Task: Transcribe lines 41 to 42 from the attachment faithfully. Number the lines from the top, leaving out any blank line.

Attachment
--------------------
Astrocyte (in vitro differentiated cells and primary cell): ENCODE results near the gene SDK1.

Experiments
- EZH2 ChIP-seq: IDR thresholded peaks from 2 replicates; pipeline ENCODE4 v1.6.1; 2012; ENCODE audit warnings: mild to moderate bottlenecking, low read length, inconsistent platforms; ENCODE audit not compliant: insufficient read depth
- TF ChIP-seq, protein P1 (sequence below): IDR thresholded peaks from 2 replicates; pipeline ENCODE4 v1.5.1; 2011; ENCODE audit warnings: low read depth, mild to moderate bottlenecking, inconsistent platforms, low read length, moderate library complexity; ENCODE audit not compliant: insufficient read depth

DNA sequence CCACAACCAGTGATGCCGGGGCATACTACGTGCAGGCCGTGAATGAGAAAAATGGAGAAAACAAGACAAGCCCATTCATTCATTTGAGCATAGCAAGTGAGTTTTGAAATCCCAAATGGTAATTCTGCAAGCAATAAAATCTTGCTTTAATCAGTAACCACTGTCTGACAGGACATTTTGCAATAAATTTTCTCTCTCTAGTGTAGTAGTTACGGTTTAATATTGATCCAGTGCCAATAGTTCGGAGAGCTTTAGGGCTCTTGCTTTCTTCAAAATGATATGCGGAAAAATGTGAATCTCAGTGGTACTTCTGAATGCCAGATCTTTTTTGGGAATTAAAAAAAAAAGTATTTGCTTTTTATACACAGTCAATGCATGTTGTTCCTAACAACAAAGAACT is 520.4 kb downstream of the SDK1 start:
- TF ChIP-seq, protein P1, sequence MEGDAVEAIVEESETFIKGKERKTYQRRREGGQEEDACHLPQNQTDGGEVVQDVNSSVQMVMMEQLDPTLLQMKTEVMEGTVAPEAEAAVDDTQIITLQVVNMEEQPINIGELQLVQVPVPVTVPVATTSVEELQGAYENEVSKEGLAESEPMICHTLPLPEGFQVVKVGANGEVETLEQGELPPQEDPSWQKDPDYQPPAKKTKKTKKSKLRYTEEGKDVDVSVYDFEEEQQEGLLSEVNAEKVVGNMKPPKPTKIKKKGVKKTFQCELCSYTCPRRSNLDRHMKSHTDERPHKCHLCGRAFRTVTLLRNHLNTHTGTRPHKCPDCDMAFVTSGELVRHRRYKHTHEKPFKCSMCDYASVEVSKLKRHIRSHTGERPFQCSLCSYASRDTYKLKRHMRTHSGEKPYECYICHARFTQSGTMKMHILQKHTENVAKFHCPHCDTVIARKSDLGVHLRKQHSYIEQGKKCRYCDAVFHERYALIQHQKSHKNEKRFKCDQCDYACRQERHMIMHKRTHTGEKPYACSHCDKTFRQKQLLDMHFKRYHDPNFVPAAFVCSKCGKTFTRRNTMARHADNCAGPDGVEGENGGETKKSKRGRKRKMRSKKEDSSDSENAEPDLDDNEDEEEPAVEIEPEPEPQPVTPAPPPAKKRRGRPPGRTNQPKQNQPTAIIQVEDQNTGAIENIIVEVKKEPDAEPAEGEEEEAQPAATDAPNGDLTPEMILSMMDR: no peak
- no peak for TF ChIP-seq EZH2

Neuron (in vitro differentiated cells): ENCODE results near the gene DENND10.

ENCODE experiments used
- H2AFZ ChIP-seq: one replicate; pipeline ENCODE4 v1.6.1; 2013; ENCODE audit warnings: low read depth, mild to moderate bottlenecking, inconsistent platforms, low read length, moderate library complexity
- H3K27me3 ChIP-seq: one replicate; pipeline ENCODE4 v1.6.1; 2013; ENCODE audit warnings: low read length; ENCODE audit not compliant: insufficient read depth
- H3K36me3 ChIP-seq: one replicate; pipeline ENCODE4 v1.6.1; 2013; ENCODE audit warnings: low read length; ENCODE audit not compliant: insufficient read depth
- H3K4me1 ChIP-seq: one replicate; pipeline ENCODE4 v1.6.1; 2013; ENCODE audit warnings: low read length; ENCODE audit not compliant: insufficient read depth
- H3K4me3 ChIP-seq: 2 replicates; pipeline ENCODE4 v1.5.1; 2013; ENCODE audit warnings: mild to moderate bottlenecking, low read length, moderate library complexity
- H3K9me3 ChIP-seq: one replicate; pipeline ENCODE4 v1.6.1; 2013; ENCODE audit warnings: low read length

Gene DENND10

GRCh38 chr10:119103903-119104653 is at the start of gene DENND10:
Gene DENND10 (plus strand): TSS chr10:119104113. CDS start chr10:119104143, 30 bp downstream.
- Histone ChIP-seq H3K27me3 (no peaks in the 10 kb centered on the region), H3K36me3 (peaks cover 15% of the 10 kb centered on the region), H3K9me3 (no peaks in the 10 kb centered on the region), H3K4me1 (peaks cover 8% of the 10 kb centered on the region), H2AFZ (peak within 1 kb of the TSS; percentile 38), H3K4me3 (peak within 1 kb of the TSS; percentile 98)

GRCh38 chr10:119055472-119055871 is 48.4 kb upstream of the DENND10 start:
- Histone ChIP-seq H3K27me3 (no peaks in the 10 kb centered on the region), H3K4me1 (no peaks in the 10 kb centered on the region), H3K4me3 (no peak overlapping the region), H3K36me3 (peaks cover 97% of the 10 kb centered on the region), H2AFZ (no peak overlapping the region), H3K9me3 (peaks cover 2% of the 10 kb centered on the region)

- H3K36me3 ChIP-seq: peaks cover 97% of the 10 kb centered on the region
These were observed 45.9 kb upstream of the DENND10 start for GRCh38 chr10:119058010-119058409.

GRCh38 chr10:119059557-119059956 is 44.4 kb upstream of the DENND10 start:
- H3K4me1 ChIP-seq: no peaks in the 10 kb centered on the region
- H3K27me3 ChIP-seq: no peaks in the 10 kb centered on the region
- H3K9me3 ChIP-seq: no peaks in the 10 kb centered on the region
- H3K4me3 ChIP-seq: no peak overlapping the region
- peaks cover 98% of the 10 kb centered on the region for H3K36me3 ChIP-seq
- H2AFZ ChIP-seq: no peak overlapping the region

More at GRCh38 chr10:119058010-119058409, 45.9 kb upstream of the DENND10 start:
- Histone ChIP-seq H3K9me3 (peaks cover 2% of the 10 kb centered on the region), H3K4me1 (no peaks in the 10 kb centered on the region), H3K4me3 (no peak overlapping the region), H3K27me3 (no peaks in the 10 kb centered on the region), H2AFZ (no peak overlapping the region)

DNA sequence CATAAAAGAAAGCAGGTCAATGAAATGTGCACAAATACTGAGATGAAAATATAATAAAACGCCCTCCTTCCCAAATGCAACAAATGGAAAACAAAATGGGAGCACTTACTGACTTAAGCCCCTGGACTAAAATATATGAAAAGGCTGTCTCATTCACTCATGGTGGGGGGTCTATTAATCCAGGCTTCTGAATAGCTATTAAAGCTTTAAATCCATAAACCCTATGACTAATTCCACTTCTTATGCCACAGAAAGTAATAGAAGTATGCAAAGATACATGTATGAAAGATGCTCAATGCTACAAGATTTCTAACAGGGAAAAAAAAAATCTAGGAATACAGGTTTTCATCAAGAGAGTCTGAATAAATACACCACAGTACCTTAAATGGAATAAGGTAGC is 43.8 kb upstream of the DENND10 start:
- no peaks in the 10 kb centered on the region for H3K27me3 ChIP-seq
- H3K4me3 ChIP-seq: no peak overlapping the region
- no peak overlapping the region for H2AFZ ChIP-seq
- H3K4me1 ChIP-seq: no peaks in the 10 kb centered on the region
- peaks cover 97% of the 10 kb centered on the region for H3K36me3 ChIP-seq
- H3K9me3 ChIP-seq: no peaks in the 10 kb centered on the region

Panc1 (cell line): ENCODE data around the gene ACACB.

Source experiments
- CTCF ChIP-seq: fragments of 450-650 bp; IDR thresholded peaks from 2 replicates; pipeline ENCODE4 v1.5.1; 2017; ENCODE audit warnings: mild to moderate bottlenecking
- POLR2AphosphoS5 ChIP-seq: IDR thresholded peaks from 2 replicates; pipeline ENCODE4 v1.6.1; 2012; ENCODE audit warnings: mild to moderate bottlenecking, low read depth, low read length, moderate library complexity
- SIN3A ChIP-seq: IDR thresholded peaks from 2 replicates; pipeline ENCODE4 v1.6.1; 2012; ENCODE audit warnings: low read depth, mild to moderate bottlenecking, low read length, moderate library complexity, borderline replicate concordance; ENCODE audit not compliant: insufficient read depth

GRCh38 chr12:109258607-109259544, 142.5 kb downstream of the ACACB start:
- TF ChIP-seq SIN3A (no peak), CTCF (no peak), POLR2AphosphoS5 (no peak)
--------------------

Source experiments
- CTCF ChIP-seq: fragments of 450-650 bp; IDR thresholded peaks from 2 replicates; pipeline ENCODE4 v1.5.1; 2017; ENCODE audit warnings: mild to moderate bottlenecking